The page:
In 2011, former Perak MCA Public Service and Complaints Bureau chief Datuk Lee Kon Yin said then Ipoh mayor Datuk Roshidi Rahim had agreed to make a request to the Federal Government to rebuild the market if traders agreed to it.
In 2014, at least five people sustained minor injuries when a portion of the market ceiling collapsed.
In May 2021, Batu Gajah MCA provided food assistance to nine traders after a fire damaged their stalls at the market.
Alicia Tang, 25, from Kuala Lumpur, believed that Menglembu market could be developed into a tourist attraction.
“If people are willing to wake up as early as 4am to visit Tsukiji Market in Tokyo, Japan, why can’t we do the same here?
“Menglembu market might not be known to tourists but if we upgrade the market, it might appeal to tourists.
“I’ve noticed that some markets in countries like Japan, South Korea and Thailand are still located in old buildings but the facilities are incredible – there is no smell, no wet floors and there are facilities provided for the elderly and disabled.
“My grandmother lives in Menglembu and we go to the market whenever we visit her.”
Tang said she did not see the need to reconstruct the entire market but instead, the city council should focus on upgrading it.
She said giving Menglembu market a new look would also help improve business.
“The stalls on the outside need to be more organised and provided with better tables because some traders are placing foodstuff on the road.
“There is also need for a better walkway for visitors. Now the entrance is blocked by a fruit stall so it is a bit congested.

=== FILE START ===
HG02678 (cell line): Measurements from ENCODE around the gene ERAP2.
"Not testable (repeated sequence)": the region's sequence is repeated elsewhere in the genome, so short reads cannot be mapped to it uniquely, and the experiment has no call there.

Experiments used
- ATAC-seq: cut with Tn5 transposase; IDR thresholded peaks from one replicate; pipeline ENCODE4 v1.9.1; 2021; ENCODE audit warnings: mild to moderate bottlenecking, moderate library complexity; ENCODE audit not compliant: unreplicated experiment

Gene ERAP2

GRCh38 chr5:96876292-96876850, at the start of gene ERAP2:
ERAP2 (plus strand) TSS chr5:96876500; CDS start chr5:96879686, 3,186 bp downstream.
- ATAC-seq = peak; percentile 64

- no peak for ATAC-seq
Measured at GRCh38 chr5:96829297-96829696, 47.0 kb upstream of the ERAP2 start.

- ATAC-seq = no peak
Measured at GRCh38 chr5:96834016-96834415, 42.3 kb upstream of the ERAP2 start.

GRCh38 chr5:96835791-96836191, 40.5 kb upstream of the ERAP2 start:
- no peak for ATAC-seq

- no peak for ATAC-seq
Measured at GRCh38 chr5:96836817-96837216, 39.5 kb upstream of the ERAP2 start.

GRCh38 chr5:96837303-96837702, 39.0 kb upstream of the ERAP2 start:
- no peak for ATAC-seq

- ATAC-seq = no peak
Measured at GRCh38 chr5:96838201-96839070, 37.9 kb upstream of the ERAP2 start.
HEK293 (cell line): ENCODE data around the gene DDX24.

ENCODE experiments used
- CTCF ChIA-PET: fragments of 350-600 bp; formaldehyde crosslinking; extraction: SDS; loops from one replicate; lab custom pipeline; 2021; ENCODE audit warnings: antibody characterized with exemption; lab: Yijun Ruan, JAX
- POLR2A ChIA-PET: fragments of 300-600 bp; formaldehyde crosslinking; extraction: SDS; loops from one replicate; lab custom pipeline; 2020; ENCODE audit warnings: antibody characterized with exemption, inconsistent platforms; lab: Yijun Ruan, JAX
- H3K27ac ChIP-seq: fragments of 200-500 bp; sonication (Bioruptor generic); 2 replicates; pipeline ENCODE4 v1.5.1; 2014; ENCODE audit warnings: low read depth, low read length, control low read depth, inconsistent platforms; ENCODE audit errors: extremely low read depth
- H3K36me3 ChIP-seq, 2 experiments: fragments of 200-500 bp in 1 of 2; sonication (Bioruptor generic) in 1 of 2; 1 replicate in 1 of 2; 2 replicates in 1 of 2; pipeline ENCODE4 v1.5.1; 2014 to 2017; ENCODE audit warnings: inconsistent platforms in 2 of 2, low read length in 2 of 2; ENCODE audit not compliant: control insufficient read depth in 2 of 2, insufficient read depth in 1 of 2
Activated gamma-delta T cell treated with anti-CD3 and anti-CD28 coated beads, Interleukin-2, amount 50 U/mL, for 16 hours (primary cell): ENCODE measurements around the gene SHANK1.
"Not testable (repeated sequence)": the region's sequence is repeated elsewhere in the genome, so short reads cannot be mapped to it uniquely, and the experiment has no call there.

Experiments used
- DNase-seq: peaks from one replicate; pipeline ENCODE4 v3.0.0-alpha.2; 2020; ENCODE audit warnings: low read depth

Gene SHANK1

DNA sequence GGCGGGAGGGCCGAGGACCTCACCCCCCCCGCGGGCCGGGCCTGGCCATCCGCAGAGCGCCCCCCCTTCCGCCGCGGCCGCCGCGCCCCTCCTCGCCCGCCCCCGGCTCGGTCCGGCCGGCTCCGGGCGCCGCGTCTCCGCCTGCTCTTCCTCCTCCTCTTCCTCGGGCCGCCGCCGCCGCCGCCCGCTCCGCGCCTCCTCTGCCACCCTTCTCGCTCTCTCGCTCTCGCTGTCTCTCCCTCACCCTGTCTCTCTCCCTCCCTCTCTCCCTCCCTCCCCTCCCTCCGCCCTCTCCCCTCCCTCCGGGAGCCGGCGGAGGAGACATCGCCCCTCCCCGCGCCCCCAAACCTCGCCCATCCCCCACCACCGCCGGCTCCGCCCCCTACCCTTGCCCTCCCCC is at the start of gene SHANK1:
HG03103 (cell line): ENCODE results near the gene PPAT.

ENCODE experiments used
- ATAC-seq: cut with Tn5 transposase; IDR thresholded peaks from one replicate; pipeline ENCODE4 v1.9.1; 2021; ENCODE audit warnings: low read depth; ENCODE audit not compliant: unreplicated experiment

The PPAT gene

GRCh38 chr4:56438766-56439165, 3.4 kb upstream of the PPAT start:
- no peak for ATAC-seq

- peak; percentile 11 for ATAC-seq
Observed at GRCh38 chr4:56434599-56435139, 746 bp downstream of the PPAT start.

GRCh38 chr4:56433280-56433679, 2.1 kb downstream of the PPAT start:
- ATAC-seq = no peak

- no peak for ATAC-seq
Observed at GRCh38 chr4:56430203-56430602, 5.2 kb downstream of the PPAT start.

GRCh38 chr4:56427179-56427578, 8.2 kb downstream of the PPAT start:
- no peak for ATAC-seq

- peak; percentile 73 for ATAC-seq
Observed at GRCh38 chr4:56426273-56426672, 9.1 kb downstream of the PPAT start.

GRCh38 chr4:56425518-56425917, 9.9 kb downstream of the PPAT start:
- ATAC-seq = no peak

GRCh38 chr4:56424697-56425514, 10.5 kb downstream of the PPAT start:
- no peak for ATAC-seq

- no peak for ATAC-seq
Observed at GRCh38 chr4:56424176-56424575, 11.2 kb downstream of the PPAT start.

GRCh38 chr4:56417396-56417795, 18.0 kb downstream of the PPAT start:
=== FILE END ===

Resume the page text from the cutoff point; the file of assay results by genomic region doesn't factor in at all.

“My grandmother is in her 70s and she walks with the aid of a cane. I worry that she might slip on the wet floor. Something needs to be done to fix this safety hazard,” Tang said.
Menglembu assemblyman Steven Chaw said a proper plan had to be in place for the market to be redeveloped or upgraded.
He said these included a temporary location in which traders could operate, adding that a good plan would involve alleviating issues such as parking and traffic congestion issues.
He said there would be opposition from some of the traders in the market while there would also be those who would support redevelopment.
“Since I was elected in 2018, I have discussed this matter with the traders.
“They do not object outright to the notion (of redeveloping the market).
“The traders just need assurance that they will still have a place to continue doing business,” he said, adding that market-goers would certainly welcome the upgrades.
“Once the market has been redeveloped, another concern would be the location of stalls.
“Most traders would want their stalls to be nearest to the entry point so a thorough discussion has to be held between the city council, Local Government Development Ministry, traders and consumers.”
Chaw said it was high time for the market to be upgraded or redeveloped.
“The market should be redeveloped with a thorough plan that could solve issues pertaining to the traffic congestion, parking and also traders that are operating outside the market.
“I will try to request the Local Government Development Minister to look into this.”
State housing and local government committee chairman Sandrea Ng said Chaw was actively seeking feedback to solve the market’s issues.
“We will get MBI to work with Chaw to get people’s opinion about the condition of the market and what needs to be done.
“The state and city council will do our part to help, including submitting allocation requests to the ministry.”